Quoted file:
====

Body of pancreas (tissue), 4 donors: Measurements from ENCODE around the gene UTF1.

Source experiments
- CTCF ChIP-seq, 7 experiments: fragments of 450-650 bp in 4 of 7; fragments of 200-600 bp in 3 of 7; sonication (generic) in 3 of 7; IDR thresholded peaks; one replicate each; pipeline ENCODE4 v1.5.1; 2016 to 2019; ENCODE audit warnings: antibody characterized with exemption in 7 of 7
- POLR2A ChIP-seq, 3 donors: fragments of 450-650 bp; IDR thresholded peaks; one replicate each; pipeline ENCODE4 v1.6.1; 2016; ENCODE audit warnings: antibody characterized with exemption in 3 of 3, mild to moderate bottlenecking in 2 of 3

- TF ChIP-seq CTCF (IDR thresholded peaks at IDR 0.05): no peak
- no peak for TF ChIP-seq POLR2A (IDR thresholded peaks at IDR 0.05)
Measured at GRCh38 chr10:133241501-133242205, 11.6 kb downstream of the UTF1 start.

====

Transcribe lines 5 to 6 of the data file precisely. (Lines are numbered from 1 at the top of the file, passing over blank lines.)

- TF ChIP-seq CTCF (IDR thresholded peaks at IDR 0.05): no peak
- no peak for TF ChIP-seq POLR2A (IDR thresholded peaks at IDR 0.05)